Since last week’s Supreme Court decision on the high profile business interruption insurance test claim, we have been speaking to colleagues and contacts about the impact on the property industry. You can read details of what the Supreme Court said and why in the article below, by my colleague Dellah Gilbert.

The Supreme Court’s decision largely confirms and expands upon the High Court’s previous judgment, which broadly supported the claims of the policyholders. Indeed, as Dellah points out, this decision has likely widened the pool of policyholders who can claim on their insurance policies and increased the levels of claim that they can make. In light of this, little has changed from our previous view as to the impact this might have on the property industry, namely:

  • Business occupiers have the most to gain from the decision.
  • Occupiers may choose to pay their arrears with any insurance monies received, although in most cases that would be at their discretion.
  • Payments to occupiers might help prevent or delay insolvency, leading to a reduction in the anticipated number of void commercial units.
  • Most landlords have already either reached compromises with their occupiers or are dealing with unpaid rent as a separate issue. Where a landlord has entered into some sort of rent concession, they will still be bound by it, even if the tenant subsequently recovers under a business interruption policy, unless there was a specific right to clawback in those circumstances.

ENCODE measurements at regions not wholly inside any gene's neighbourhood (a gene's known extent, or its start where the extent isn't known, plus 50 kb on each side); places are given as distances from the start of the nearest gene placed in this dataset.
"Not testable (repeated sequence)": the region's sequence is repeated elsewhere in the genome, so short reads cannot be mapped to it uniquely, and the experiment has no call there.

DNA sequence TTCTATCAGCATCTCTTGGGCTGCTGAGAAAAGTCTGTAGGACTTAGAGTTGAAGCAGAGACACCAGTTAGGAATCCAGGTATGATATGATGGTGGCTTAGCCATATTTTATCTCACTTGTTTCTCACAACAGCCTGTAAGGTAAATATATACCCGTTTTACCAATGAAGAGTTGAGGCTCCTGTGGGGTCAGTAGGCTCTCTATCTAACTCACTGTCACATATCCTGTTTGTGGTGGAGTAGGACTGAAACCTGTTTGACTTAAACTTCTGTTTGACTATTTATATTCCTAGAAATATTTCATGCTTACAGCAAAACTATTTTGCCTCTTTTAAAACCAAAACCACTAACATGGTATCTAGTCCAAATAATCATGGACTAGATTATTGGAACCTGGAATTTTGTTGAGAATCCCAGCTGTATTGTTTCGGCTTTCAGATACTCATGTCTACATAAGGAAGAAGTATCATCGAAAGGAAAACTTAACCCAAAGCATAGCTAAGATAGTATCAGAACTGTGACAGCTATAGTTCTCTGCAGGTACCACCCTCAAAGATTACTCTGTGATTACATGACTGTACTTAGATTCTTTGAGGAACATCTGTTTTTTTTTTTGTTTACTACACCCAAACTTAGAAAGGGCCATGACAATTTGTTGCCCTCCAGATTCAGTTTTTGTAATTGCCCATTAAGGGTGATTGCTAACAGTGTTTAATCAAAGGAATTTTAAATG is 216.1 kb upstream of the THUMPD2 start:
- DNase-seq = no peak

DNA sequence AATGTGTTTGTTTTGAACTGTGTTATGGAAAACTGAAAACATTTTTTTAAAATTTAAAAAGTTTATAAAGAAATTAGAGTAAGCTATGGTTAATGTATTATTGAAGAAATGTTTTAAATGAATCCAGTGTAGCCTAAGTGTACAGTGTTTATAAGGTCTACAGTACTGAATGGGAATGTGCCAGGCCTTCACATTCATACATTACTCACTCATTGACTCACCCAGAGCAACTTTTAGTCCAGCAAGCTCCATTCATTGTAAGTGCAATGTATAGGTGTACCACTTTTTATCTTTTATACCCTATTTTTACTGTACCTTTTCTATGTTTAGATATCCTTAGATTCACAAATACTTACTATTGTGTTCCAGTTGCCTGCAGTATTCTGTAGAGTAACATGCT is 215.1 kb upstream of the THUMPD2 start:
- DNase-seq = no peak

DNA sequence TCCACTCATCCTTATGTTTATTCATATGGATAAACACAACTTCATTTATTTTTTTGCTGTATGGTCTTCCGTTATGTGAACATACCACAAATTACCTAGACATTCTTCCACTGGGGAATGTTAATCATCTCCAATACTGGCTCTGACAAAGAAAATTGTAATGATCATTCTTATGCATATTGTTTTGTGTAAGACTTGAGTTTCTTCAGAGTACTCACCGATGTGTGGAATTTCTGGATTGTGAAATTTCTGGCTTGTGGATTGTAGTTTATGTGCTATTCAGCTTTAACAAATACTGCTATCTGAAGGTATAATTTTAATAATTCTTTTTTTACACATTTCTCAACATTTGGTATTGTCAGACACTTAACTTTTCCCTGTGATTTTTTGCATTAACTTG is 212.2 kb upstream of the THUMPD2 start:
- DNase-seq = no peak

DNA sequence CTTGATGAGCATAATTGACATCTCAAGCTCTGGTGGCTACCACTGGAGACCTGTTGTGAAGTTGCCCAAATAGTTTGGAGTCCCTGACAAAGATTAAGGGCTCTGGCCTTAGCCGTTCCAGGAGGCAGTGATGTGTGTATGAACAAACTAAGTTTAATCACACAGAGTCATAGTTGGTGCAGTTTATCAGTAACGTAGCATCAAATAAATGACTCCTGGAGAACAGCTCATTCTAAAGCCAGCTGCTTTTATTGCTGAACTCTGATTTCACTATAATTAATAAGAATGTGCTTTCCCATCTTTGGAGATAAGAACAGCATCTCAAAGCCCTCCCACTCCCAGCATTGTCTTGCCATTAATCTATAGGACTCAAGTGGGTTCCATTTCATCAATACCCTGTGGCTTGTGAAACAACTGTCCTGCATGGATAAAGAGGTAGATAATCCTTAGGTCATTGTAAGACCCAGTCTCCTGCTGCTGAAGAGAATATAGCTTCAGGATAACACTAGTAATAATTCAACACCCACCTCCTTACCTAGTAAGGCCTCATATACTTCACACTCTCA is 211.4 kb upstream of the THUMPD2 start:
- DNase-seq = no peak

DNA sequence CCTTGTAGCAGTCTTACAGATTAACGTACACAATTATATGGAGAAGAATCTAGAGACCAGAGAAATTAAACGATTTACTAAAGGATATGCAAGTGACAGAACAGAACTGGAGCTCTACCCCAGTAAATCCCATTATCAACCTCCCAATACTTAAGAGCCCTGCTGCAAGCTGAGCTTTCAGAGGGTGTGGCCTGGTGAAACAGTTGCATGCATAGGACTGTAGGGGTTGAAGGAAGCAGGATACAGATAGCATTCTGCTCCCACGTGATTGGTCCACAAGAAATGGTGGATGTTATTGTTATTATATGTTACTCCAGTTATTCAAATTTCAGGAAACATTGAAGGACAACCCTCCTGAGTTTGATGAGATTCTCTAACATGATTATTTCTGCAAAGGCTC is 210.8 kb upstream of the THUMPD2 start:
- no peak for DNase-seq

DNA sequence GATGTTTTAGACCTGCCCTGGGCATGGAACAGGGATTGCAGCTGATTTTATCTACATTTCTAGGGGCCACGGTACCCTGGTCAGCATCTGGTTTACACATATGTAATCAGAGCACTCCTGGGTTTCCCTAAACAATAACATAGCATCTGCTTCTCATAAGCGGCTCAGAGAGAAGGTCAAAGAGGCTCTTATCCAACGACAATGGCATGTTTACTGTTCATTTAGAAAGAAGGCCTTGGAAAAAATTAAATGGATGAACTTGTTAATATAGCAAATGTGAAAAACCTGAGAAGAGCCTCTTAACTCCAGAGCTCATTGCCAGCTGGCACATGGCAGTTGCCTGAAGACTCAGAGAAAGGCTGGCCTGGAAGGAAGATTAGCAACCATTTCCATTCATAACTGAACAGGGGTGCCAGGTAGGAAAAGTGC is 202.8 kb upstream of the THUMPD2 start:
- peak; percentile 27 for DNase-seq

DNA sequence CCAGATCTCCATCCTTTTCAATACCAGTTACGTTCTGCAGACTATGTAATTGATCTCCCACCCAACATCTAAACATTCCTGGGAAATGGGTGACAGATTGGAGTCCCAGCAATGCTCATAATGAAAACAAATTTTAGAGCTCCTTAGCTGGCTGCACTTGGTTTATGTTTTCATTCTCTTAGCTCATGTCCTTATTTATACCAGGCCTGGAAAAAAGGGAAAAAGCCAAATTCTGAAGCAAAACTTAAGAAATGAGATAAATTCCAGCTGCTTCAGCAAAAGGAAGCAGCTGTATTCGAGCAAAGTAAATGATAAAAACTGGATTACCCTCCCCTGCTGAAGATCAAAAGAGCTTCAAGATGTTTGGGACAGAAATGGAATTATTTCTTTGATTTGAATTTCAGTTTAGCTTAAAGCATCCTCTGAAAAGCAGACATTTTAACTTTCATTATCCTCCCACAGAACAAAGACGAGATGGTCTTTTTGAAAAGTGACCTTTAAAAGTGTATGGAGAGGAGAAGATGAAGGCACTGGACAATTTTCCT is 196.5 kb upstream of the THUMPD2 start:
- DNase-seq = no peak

• Much still depends on the wording of individual policies, so businesses should consider their business interruption policy wording in light of the Supreme Court’s decision.
  • Claimants and insurers should now be able to focus on settling claims and quantum of damages and the FCA has called upon insurers to do this quickly.
  • We anticipate that the terminology and principles established by the court hearings will impact upon drafting of COVID-19 and wider pandemic clauses in future leases.
  • It is likely that the decision will trigger new insurance exclusions, unless there is government action to stop this (like the terrorism Pool Re fund, but for pandemics). Insurers have already pointed out that while a party might be insured, and have the relevant business interruption coverage, they still have to prove loss in order to bring a claim.
  • It is possible that specific pandemic insurance might become available and, if so, that landlords might require tenants to put this in place, or to cover the cost of the landlord providing such cover.

While the High Court’s decision has brought clarity to certain issues around business interruption, there remain other questions that have not yet been addressed (such as policies which are dependent on damage to the premises), so in our view this issue is not over yet. We continue to watch this space, to see what the wider impact on legal and insurance drafting and on the property industry will be.